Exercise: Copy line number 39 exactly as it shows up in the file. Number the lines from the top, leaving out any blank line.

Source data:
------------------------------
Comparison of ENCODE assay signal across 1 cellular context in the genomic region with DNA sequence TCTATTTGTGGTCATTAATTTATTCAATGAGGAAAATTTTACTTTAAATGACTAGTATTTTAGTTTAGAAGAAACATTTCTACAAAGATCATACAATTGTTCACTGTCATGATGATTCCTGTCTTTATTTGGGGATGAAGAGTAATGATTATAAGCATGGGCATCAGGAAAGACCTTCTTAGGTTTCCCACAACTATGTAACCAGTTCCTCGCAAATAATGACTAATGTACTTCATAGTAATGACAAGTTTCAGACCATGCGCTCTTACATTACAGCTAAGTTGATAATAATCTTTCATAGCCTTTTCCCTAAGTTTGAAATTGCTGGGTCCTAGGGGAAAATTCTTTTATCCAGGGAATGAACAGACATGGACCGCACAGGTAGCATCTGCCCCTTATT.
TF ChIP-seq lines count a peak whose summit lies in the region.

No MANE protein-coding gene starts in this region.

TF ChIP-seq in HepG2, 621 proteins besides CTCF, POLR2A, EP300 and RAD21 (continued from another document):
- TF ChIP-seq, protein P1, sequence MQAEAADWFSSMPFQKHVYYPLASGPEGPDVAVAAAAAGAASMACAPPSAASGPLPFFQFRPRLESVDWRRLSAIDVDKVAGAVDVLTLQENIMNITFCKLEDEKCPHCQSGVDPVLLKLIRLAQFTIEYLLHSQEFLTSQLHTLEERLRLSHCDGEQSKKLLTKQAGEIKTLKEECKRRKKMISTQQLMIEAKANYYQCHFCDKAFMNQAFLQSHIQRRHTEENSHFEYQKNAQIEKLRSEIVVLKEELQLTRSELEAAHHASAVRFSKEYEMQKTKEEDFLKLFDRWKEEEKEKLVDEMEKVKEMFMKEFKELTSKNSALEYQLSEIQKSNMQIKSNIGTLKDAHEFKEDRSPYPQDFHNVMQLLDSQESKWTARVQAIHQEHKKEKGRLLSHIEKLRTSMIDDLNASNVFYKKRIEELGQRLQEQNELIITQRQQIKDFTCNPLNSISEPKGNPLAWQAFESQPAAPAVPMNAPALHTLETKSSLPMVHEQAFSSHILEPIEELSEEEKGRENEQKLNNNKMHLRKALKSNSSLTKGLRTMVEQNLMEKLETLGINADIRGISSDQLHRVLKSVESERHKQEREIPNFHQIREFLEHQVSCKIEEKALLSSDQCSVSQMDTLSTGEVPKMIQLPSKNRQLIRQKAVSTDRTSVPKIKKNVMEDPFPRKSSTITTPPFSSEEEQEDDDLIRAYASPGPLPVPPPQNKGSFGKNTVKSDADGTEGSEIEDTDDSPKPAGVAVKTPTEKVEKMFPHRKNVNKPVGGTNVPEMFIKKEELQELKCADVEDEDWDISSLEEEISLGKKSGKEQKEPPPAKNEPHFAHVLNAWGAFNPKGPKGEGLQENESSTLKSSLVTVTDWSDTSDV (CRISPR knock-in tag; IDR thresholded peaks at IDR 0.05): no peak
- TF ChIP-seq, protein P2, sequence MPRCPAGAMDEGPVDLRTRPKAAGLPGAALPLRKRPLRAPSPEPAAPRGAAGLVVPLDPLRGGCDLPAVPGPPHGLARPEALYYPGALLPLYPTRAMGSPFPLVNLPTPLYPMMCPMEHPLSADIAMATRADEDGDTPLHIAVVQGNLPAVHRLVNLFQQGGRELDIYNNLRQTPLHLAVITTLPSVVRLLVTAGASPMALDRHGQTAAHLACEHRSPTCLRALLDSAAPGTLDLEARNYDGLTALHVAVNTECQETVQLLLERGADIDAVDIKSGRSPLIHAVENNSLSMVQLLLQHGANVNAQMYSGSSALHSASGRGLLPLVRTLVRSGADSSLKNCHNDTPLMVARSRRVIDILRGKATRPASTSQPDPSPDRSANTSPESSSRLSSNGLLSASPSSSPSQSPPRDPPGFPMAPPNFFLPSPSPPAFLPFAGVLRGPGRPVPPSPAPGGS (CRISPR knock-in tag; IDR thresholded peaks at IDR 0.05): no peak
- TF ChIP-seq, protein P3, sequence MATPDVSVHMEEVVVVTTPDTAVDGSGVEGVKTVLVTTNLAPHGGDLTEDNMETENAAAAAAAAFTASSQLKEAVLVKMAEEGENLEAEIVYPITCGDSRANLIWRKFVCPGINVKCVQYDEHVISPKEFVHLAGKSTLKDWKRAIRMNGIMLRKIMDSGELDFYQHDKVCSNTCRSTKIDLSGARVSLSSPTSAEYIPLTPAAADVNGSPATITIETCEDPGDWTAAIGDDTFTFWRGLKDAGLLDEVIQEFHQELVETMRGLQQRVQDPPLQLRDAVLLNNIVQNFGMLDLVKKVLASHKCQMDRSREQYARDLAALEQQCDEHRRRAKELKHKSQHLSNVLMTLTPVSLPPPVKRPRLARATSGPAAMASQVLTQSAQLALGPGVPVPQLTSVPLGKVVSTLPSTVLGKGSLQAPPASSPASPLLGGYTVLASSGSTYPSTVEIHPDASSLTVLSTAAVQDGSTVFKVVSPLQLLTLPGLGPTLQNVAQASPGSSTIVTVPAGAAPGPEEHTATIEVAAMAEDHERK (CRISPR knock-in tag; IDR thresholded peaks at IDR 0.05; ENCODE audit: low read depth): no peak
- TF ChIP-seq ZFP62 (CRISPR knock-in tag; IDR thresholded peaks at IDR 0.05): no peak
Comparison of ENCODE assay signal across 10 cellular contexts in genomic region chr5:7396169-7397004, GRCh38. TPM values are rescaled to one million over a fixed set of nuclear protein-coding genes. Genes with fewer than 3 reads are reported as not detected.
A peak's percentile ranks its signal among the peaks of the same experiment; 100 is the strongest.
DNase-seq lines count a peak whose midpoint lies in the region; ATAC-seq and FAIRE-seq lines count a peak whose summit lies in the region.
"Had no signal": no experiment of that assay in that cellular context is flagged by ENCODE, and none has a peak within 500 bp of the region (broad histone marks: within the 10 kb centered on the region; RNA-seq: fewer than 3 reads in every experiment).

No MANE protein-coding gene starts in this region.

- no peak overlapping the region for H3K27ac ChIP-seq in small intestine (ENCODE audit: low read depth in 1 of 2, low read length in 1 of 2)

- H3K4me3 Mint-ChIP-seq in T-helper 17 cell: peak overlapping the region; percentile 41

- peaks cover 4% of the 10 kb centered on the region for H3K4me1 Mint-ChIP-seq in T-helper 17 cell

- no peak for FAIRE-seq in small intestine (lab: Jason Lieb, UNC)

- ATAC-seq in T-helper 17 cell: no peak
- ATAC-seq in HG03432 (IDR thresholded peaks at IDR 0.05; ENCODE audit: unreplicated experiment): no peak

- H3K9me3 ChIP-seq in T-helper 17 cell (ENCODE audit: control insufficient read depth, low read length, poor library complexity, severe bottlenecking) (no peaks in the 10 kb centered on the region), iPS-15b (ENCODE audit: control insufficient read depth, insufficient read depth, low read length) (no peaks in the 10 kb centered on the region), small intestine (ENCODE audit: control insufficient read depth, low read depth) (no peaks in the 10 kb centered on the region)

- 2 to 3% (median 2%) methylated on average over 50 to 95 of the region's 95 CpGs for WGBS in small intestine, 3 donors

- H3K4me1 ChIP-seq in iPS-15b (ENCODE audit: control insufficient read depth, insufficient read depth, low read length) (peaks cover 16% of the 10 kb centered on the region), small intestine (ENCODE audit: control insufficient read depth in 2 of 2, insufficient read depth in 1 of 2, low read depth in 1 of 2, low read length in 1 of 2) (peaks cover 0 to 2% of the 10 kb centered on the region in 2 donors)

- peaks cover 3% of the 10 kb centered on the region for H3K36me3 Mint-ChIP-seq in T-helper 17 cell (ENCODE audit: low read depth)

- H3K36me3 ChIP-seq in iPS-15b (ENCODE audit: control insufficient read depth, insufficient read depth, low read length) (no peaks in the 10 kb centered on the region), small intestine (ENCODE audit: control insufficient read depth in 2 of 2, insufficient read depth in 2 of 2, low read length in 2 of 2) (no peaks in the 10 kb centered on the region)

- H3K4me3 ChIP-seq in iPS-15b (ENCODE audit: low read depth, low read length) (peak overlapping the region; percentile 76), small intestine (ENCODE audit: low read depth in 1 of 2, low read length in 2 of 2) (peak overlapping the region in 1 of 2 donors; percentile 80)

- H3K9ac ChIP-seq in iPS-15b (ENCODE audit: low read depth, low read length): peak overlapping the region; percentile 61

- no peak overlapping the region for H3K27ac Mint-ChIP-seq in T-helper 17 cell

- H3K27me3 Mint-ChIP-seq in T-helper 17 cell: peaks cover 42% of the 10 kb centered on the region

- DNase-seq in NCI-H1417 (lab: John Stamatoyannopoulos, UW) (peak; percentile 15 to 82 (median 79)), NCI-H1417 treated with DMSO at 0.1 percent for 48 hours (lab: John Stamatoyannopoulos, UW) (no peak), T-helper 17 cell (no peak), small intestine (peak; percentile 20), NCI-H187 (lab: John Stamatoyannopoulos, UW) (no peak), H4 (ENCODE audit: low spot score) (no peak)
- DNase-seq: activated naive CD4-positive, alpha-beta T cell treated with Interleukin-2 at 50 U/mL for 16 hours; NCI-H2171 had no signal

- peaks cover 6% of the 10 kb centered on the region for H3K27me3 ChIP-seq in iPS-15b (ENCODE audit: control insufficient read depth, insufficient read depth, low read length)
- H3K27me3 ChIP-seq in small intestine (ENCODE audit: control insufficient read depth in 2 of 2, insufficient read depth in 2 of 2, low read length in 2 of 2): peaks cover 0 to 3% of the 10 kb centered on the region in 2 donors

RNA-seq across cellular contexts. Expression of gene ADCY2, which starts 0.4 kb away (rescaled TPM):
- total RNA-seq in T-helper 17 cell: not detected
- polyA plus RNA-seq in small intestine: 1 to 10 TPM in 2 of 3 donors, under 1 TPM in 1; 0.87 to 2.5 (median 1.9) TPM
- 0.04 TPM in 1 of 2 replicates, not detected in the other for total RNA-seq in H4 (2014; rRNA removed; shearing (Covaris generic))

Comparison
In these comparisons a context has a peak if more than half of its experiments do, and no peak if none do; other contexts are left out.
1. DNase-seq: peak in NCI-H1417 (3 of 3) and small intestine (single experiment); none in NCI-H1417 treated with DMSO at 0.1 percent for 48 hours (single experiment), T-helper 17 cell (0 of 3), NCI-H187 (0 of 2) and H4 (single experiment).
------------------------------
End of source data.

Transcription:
1. DNase-seq: peak in NCI-H1417 (3 of 3) and small intestine (single experiment); none in NCI-H1417 treated with DMSO at 0.1 percent for 48 hours (single experiment), T-helper 17 cell (0 of 3), NCI-H187 (0 of 2) and H4 (single experiment).